1. The widow, Mary Jane (Polly) Stepp, now aged 52.

  2. Wellington Stepp, his wife, Elizabeth, and their children, Sara Jane Francis, age 7, Henrietta, age 3, and Mary Elizabeth, a babe in arms.

  3. Silas Haga Stepp and his wife, Lucinda, and their children, George Oliver Perry, age 6, John William, age 4, James Silas, age 3, and Mary Catherine, age 1.

  4. John (Jack) Stepp, single age. 20.

  5. William E. Stepp, single, age 18.

  6. Mary Jane, age 16, Elizabeth Ann, age 14, and Lydia Margaret, age 12, all daughters of the widow Polly and sisters to Wellington and the other boys.

     The Stepp clan arrived in the Conklin, Tennessee area in time to make a garden and put out crops. Arrangements had been made prior to their coming, and the men apparently had farm employment and places to live until they were able to “start up” on their own. Their first tragedy occurred when Lydia Margaret died 15 Aug. 1856. She is buried at Telford, Tennessee in the Old Paynetown Cemetery. The Stepp men did not lack in skills. At various times and in various census tracts, Wellington, Silas and John (Jack) had all been listed as farmers, blacksmiths and shoemakers. William (Billy) the future Union Army Private of the Civil War, was to become both a farmer, shoe and boot maker.

     This writer has visited the Washington County, Tennessee area many times. The foothills of the Smokeys (near Conklin, Tennessee) where they initially settled is very much like the Mountain Valley area of the Masanuttens in Rockingham county, VA where they came from. It almost seemed as if they must live where they could see the beauty and the majesty of rugged mountain country – and to live partially from the bountiful hunting that such mountains provided. My father, Burney Stepp, who was born there and lived there until his coming to northwest Missouri in 1897, told me on several occasions that the Stepps were really mountain people. They were expert marksmen with both short and long guns and with the bow and arrow. Burney Stepp often told that when his mother sent him out to shoot a chicken for family meals she instructed him to use his bow and arrow and to shoot the chicken in the head.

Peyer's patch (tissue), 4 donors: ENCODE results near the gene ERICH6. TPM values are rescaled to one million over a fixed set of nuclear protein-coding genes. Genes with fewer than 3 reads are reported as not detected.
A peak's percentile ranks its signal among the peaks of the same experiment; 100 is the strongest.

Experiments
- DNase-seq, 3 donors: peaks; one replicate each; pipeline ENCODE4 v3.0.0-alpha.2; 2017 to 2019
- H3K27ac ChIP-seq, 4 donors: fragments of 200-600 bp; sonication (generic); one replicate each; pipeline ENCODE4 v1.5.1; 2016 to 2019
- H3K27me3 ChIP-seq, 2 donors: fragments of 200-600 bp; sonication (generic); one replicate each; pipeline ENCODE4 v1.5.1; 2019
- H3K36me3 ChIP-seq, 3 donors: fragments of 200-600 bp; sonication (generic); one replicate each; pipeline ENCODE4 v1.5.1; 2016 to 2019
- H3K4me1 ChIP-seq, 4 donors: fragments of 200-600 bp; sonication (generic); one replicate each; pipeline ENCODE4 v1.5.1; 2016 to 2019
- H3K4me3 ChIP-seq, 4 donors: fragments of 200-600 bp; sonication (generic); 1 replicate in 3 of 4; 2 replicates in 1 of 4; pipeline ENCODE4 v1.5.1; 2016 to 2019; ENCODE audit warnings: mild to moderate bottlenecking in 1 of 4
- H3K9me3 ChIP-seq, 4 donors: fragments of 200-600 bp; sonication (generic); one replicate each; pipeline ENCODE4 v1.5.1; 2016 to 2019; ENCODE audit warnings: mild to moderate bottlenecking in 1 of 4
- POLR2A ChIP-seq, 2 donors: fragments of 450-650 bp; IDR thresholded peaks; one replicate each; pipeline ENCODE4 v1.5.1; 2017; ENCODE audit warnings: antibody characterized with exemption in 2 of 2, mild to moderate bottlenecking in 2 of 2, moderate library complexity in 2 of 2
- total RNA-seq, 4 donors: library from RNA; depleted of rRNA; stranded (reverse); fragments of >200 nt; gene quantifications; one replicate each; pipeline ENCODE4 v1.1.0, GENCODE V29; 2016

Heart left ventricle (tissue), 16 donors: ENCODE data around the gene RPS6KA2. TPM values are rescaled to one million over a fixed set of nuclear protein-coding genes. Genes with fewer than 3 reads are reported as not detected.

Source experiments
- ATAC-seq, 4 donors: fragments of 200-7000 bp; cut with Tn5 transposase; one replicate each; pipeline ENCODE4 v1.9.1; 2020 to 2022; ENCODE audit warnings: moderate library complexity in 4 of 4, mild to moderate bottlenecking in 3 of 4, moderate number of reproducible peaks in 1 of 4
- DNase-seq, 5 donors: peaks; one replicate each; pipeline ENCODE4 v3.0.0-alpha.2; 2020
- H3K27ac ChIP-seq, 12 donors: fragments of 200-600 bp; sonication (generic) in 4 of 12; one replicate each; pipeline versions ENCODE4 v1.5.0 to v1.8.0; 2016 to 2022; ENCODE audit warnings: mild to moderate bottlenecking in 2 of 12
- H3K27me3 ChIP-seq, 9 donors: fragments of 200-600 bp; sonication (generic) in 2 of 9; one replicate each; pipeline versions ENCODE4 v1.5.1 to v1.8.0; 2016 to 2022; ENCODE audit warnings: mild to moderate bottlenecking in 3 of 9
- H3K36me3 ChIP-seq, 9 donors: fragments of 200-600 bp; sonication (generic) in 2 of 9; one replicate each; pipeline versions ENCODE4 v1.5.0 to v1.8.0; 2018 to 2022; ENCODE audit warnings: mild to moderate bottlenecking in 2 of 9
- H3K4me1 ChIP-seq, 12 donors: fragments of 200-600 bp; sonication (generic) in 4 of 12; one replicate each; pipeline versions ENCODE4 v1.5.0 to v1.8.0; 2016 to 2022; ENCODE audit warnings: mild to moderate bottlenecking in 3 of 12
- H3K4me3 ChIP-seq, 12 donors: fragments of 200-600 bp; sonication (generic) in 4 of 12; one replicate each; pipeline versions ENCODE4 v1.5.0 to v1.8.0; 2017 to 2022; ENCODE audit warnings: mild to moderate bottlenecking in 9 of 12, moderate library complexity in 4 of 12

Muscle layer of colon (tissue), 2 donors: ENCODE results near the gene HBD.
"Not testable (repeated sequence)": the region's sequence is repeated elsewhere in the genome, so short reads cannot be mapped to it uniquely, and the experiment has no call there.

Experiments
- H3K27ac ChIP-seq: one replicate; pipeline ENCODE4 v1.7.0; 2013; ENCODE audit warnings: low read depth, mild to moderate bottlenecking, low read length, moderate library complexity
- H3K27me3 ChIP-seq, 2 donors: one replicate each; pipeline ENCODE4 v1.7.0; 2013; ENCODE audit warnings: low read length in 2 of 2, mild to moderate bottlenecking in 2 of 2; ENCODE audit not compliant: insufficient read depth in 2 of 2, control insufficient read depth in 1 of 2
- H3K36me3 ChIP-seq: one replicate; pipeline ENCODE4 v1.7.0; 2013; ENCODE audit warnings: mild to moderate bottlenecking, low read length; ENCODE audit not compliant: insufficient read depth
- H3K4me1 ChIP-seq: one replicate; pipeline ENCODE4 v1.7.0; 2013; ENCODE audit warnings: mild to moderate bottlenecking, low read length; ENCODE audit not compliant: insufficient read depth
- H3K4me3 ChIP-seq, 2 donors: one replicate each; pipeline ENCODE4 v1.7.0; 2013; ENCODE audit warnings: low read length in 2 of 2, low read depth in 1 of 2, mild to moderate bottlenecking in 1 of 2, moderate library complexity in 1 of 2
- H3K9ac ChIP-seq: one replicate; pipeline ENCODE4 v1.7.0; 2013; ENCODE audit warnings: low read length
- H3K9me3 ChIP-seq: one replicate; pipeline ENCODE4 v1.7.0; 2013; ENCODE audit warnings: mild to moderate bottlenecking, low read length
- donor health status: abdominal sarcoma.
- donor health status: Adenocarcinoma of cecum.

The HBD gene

A look at the 1860 Washington County, Tennessee census informs us of how things have gone for our clan since their arrival in 1855. We first see Wellington and his wife Elizabeth in their household with a total of four children: Frances, Hennrietta and Mary born in Virginia; Hinton Silas Ruebush Stepp, age 3 in 1860, a future pioneer to Missouri, has been born in Missouri, has been born in Tennessee. The widow, Wellington’s mother, is living in her own household very close by, at age 57. She is listed alone We find, also, Silas Haga Stepp and his wife Lucinda in a nearby household. They now have six children, the two youngest, Hannah, Virginia, age 4, and Laura Alice, age 1, having been born in Tennessee.

     As 1860 dawned in our nation, a period of agony came upon our people of Virginia and Tennessee – and all other people of our nation. A conflict that was to rip at the very heart and soul of all Americans was about to begin.

To be continued